At the end of January all of the road of Auckland were full of Muscle cars, classic car and hot delivery.
While Russia is preparing for the New Year holidays and conserves sports cars for the winter, New Zealand wakes up from hibernation and prepares for the new racing season.
First round of the Demon Energy D1NZ, the national drifting series in New Zealand. Taken through the paces
Last weekend, the new season of the drifting championship, the Demon Energy D1NZ, kicked off in New Zealand. The venue to host the first series round was Manfeild, a track rich in racing history, located in the south of the island. The beginning of spring, the southern part of the country, a six-hour car journey from Auckland, an unfavourable weather forecast for the weekend. All these factors were suggesting two exciting days that would leave lasting memories. We just had to go.
Night round of the D1NZ can truly be considered to be the Championship’s most spectacular one. It was awaited with great anticipation. I can just add that my stay in the land of kiwi lasted longer than I had planned just because of this round. And it was really worth it.
Everything is utterly serious when it comes to touring car races in the Southern hemisphere. Sometimes it’s even too serious. While acquiring media accreditation for the V8SuperTourers, a local series in New Zealand, could be compared to getting a driving licence, my struggle for media credentials for the V8Superсars was equal to getting a FIA Formula 1 license. Meaning, it was almost impossible.
Nostalgia Drags is an epic event. Once a year the most dignified old-timers shake off the dust from their wheels and have their bodies polished bright. Squinting with their dim-sighted eyes, they roll out of the dark and dusky garages, where they spend most of their lives, and head towards the ‘club’ to party hard at the most prominent event of the year for the old schoolers.
Organisers of the annual D1NZ drifting championship, held in several rounds in New Zealand, scheduled the 4th round to run on a track in Taupo. Taupo is both the name of a volcano lake and a town situated on its shore. There used to be a huge mountain there but a supervolcanic eruption turned it into the lake many years ago. It is now the largest freshwater lake in New Zealand. Its nearby territory is still considered to be the area with the highest concentration of thermal activity in the country. Even the nature in this district encourages you to start a fire.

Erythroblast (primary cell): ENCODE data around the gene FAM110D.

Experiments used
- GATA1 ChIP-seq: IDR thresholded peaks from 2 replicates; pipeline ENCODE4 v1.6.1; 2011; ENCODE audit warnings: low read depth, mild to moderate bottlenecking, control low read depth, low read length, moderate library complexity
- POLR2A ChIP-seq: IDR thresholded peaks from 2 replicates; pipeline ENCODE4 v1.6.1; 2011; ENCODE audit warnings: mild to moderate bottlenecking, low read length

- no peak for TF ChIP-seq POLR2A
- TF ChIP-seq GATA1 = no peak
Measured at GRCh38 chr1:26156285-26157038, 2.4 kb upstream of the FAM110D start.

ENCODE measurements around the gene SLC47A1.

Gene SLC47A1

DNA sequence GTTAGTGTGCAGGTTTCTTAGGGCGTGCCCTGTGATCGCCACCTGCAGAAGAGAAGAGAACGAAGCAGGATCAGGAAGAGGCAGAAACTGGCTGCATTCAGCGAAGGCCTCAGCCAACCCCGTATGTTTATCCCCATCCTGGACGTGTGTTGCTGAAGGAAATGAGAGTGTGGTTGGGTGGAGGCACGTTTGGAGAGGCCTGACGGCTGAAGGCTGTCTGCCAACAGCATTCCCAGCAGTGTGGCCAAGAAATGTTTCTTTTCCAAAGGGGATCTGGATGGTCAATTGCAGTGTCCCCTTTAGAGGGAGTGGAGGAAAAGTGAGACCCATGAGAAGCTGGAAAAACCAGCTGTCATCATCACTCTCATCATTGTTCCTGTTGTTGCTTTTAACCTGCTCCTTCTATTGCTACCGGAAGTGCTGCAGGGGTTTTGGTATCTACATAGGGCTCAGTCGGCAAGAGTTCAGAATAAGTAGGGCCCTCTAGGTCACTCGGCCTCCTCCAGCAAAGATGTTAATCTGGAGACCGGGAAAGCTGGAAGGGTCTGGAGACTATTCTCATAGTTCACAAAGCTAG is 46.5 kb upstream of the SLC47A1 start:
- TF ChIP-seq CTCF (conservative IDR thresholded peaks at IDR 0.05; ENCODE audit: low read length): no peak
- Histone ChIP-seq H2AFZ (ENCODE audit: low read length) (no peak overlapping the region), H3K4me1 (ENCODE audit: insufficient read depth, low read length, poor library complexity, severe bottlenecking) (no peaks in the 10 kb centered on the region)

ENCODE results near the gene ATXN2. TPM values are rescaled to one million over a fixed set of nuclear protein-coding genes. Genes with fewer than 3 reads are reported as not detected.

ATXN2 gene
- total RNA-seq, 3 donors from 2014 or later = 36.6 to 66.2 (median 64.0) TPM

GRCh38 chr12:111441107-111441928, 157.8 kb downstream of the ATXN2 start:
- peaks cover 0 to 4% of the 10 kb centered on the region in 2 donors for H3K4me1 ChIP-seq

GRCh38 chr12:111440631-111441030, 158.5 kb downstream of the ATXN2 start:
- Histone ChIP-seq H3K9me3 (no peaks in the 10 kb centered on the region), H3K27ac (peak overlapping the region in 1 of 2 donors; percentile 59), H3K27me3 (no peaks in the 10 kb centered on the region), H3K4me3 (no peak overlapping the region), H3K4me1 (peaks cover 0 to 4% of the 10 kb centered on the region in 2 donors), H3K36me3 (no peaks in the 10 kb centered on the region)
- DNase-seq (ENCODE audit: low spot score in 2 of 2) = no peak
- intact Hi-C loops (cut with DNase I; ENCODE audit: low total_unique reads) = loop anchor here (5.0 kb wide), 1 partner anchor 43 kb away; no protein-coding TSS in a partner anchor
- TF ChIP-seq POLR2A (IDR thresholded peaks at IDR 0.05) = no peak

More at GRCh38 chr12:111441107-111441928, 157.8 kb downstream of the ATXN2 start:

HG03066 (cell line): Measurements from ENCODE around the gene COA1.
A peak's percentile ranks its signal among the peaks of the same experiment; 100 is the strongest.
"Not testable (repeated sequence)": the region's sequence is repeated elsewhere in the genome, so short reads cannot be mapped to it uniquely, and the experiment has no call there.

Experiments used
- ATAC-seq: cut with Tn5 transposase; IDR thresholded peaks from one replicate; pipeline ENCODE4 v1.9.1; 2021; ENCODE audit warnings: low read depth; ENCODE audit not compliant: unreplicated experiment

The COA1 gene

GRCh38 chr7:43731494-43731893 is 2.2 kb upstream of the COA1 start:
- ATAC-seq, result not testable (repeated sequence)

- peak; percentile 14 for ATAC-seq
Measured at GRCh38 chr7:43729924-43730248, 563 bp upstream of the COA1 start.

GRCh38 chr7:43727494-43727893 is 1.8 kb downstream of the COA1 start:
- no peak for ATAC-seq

What is the most spectacular motor sport in the Southern Hemisphere? You’d be surprised to know. No, it’s not drifting. And it’s not even the Formula 1, although people from the entire Southern Hemisphere, including the Republic of Tonga and Papua New Guinea, seem to gather during the annual Grand Prix held in Melbourne. The most spectacular motor sport is the Speedway. For the Russian audience the word ‘speedway’ is associated with motor races held on the icy surface of a circular track. But we are talking about New Zealand now. And it’s all a bit different here.
In the heat of the race, under the influence of adrenaline, speed and the smell of overheating brakes, we sometimes forget that motor racing is a dangerous sport. We take more risks than we should, underestimate the power we are trying to control and overrate our abilities. It’s normal. But the experienced racing drivers never disregard the most important rule in motor sports — safety first. Safety should always come above everything else. And no victory is worth the life of any person.
It’s high summer in New Zealand now and peak of the motor sports season. It’s getting hot in all disciplines with drifting being the most unpredictable among them. The D1NZ Championship has new leaders each new round and it’s difficult to forecast what’s going to happen next.